I wanted to share another fantastic post called ‘On feeling like too much‘, by one of my favourite blogging therapists, whose blog I haven’t had as much time to visit recently, as I would like. Dawn Friedman is a family counsellor, helping individuals, younger children and teens, and her posts cover everything from parenting challenges, to adoption, to how it feels to cry in the therapy room. I have linked to a couple of her other posts before.
‘On feeling like too much‘ resonated in so many ways with what I experience, particularly in the context of therapy. ‘Feeling like too much’ and ‘feeling like too little’ are both difficulties I have been discussing with my therapist over the last few sessions. We’ve been talking about how hard it is for me to communicate and express myself during session, and I have realised that that is at least partly connected to a worry about being interesting enough, or about saying ‘the right things’, or about sounding confused or incoherent. I am anxious that what I talk about might be trivial. At the same time, I worry that if I do say something confrontational, critical or angry; or if I email my therapist too often in between sessions – that I will be ‘too much for her’.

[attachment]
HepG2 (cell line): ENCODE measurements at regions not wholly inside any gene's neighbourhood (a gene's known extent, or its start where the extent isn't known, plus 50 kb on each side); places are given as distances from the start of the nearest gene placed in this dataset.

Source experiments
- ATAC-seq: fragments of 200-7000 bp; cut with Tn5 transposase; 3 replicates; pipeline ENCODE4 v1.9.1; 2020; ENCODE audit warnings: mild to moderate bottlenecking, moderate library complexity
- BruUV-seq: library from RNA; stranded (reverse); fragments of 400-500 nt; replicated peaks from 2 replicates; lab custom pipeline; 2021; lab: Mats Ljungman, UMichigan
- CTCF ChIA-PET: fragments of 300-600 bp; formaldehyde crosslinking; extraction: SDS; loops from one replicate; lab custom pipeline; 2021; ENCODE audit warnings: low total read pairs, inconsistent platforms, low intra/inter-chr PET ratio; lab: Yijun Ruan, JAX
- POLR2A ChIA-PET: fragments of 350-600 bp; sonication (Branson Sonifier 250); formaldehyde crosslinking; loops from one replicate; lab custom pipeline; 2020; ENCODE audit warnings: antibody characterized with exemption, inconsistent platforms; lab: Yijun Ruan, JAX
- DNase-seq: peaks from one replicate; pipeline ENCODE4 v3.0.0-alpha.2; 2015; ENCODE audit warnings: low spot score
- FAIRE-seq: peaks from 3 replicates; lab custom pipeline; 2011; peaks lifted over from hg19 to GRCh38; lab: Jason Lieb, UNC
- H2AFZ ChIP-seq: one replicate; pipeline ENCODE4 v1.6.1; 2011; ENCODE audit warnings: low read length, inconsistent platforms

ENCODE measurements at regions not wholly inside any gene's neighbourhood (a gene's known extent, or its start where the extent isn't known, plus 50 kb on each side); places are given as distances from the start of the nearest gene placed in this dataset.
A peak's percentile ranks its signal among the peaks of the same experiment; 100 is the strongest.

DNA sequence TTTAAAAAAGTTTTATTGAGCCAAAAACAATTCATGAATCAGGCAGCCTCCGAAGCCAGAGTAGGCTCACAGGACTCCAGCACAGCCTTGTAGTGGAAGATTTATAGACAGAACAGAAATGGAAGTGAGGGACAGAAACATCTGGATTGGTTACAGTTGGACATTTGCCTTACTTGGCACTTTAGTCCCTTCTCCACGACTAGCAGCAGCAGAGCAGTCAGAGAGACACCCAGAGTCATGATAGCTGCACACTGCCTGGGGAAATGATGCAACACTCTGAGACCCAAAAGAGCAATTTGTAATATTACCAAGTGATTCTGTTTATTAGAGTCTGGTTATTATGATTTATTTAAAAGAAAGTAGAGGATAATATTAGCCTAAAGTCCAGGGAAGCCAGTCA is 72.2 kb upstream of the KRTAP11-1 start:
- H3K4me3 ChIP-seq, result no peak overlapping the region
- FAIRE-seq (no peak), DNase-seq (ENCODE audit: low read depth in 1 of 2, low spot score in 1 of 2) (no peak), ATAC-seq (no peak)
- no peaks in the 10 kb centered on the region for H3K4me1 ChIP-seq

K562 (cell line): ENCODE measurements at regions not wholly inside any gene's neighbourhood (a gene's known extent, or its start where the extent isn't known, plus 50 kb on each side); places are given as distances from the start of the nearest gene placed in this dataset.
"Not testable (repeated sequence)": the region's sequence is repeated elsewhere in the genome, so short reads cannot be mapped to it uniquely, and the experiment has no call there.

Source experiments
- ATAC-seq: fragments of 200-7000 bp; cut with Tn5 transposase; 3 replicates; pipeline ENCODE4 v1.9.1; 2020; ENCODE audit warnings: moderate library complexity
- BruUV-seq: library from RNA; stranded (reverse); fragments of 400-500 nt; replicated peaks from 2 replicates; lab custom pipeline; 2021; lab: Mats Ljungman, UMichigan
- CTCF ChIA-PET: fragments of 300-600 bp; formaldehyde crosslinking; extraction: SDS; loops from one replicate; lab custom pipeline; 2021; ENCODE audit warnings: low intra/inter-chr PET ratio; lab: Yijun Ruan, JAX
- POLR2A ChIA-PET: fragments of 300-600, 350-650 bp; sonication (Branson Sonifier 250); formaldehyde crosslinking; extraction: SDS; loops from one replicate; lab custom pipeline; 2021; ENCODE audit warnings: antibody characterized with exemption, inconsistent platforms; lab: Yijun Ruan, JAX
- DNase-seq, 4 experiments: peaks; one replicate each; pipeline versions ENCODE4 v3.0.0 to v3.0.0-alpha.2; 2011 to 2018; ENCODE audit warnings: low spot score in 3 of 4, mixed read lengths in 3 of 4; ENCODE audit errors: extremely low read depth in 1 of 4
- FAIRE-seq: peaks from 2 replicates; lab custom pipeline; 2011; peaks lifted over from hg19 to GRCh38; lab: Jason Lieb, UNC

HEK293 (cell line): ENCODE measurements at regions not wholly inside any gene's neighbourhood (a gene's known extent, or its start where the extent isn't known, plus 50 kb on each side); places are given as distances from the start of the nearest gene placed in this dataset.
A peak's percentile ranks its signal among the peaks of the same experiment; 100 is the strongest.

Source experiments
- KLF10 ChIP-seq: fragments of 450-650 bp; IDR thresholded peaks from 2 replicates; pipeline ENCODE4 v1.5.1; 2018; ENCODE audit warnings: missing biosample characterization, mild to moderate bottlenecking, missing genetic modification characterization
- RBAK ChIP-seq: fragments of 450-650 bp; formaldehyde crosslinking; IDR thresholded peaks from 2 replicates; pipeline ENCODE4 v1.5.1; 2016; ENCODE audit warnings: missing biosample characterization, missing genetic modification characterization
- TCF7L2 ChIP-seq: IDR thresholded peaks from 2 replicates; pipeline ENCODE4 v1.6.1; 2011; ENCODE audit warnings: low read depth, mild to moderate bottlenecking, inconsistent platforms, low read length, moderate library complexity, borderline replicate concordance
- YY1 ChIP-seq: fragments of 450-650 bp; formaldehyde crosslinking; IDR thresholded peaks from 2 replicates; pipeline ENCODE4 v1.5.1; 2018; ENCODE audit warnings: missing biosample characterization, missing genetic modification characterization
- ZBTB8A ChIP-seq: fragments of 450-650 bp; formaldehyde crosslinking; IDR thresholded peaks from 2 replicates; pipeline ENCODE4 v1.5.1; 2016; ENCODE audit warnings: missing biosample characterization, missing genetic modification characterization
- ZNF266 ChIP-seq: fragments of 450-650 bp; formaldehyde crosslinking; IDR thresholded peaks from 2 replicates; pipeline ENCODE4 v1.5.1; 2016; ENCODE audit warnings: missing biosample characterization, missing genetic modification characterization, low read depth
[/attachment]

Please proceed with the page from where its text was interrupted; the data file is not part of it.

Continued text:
These are both recurring themes for me in therapy. During a silence last week when I couldn’t think of anything ‘interesting enough’ to tell my therapist, I said that the only thing going through my mind was the bracelet I was nervously playing with, and wondering how much pressure it would take to break it.
“What would that mean?” came the question.
“Breaking this bracelet wouldn’t matter very much, it’s not that important. But it would be very upsetting if I broke that bracelet” (one that I associate very much with therapy, as it is inscribed with a poem that my therapist and I have discussed).
Am I worried that my ‘being too little’ will be too much for her? Too frustrating? That it will ‘break’ our relationship?
I think we all need to hear Dawn’s final words in her post – to commit them to heart and mind, and repeat them to ourselves when we need them most, so that eventually, we might start to believe them. I hope we all find ‘our space’, whether that is the therapy room, the open air, or a different place altogether:
“You are not too much. You are not too little. You are enough. You deserve a space where no matter what you show up with, no matter how full or how empty you feel, you will be just right.”